The Trail Boss isn’t the only tool to address this issue. Even when Hasenjaeger was a teenager riding a motorcycle beneath the stark granite peaks of the sierras, there were packable tools on the market. But, Hasenjaeger found, they didn’t work.

“You could buy these telescoping things – rakes and little folding shovels and stuff like that,” Hasenjaeger said. “If you were trying to dig out a little drain or something simple, maybe they were OK, but they always broke. They had these plastic twist joints that would just fall apart, so they really weren’t practical.”

Hasenjaeger set out to make something that wouldn’t break and could fit into a small daypack.

The packable tool that Hasenjaeger came up with eight years ago was stronger than anything else on the market. Its handle is made of up three or four sections of fiberglass linked by aircraft-grade aluminum couplers. About 10 different alloy steel and ductile iron tool heads can be attached.

Hasenjaeger started building and maintaining trails with his tool. He kept refining it, and gave some away. People started seeing the tool in action on Galbraith, and most people thought it was really cool. Some Galbraith trail builders became early adopters of the Trail Boss.

“The Trail Boss is basically all I use now,” trail builder Russ Lambert said. Lambert got an early version of the tool, “I think Bill has put a lot of energy into building a high-quality tool. When something isn’t working quite right he makes amends.”

Lambert has been building and maintaining trails on Galbraith for more than 20 years. His trail-building resume includes such Galbraith classics as Mole Trap, Tough Love, Pony Express and Jack and the Beanstalk. When building those trails, he packed in all kinds of tools: a McLeod, hoes, shovels, a small chainsaw, a handsaw and a pull saw.

Lambert’s trail boss fulfills the function of nearly all of those tools. Plus, it works for a different style of trail maintenance. Lambert can go for a long ride with the Trail Boss in his pack and make a few stops to repair a washed out section of trail or remove a downed log.

“The advantage of the Trail Boss is you can get farther in and do trail maintenance, which is what I like to do now; I ride around and do spot maintenance,” Lambert said.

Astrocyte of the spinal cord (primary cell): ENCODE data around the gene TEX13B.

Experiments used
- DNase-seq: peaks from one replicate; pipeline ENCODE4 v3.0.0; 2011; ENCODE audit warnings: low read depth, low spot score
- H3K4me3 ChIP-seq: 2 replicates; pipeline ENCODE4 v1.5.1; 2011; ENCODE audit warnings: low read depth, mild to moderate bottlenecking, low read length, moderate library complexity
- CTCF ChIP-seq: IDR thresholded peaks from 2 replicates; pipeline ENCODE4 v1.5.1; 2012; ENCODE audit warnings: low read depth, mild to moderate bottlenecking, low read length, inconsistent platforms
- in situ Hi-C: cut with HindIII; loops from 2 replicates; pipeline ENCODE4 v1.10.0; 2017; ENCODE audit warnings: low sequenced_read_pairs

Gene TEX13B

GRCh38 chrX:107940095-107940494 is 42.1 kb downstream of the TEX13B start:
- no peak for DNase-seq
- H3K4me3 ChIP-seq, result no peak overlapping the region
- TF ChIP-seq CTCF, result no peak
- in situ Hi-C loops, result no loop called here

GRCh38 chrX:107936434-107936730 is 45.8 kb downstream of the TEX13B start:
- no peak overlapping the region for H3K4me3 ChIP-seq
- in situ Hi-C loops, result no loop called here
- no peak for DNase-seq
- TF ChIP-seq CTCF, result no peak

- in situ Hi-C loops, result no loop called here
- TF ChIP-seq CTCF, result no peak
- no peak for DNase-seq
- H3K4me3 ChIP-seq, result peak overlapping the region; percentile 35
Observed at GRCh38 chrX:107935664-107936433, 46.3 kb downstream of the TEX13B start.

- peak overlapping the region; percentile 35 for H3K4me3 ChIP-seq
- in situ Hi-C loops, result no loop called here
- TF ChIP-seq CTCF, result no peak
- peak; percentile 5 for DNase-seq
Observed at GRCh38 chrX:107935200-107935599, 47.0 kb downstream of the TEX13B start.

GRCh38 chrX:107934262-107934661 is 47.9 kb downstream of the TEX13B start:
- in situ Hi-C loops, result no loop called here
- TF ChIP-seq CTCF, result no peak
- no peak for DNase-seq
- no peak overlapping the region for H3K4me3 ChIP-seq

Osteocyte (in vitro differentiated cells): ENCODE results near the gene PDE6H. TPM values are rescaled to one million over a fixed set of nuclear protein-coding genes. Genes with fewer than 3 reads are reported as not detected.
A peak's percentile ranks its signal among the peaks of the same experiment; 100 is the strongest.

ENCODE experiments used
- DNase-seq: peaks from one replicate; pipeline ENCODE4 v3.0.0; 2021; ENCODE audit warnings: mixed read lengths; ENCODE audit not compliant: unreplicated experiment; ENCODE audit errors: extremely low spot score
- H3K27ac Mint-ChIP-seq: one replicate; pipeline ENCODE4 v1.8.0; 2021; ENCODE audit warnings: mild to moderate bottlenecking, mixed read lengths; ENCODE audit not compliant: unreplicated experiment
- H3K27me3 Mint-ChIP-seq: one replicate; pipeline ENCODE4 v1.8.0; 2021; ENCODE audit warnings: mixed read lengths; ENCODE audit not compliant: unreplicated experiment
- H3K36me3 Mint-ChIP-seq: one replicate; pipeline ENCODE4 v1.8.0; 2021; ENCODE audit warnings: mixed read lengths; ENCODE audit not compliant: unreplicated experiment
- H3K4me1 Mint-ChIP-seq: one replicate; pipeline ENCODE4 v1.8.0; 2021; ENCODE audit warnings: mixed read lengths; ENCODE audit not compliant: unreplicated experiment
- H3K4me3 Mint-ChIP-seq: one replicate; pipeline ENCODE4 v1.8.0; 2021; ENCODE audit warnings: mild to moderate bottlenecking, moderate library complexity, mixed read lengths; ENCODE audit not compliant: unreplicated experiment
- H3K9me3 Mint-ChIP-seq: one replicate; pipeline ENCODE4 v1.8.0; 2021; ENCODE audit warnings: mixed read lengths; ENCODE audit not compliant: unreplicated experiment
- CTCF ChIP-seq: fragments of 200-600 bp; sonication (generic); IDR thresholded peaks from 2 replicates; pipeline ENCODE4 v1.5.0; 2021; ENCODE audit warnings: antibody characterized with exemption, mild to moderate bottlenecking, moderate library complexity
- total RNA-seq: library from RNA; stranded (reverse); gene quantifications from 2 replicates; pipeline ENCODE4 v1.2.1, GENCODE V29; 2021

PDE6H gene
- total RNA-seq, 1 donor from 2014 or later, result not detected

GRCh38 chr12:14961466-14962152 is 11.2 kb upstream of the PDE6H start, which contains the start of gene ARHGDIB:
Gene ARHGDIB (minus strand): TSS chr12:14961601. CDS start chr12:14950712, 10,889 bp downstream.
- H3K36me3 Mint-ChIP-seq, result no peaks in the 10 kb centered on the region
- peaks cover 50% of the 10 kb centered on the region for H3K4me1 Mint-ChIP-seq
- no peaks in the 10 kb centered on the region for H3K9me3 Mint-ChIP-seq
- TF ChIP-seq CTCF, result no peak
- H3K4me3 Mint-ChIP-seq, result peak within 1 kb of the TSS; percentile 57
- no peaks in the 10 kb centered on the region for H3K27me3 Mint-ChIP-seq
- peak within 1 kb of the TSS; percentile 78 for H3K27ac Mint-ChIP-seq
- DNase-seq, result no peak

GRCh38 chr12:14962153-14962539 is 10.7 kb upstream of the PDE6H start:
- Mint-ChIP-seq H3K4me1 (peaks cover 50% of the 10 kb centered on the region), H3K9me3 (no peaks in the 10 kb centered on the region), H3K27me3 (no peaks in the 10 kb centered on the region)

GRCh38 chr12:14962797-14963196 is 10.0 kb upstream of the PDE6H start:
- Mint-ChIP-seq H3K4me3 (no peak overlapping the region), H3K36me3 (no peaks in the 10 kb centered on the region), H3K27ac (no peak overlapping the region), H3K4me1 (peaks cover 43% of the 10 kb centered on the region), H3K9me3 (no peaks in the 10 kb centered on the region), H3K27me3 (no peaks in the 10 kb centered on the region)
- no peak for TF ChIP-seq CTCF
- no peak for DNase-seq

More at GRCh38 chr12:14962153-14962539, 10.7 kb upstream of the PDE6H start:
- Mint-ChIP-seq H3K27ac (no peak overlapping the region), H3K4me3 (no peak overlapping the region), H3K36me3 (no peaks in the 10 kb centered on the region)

While knowledge of the tool spread by word of mouth, Hasenjaeger started the business in 2012, and called it Trail Insight. The company got a big bump in early 2012, when Kevin Menard, co-owner of Transition Bikes, made a video about the tool with footage of Hasenjaeger machining it and the tool in action on the trails. Menard published the video on Pinkbike.com, it quickly racked up thousands of views, and Hasenjaeger’s inbox blew up.

“I was in scramble-mode trying to deal with all those orders.” Hasenjaeger said. “I had to follow-up with everyone and tell them we didn’t have anything on the shelf, that I had to make it all and it’s just me.”

The typical response was, “That’s cool, I can wait,” he said.

It took Hasenjaeger nearly four months to catch up with those orders, and the whole time more orders were coming in. Growth has continued steadily since then. Hasenjaeger has managed that growth by hiring Irongate Machine in Bellingham to do some of the production manufacturing. He also got a part-time employee and moved out of the garage.

Trail Boss is now headquartered in a combined shop and office space. Some inventory and machining equipment is in the back, and an office is up front with some desks and a few folding chairs beneath photos of motorcycles hanging on the wood-paneled walls.

Hasenjaeger has an out-of-the-way desk for his software consulting work. On the other side of the room is a table and computer for his Trail Boss work. One day this winter that table had a prototype of a leather Trail Boss carrying case on it. For all his manufacturing experience, working with leather is new ground for Hasenjaeger. But the experiment has the same mission as the Trail Boss: making it easier to carry trail tools.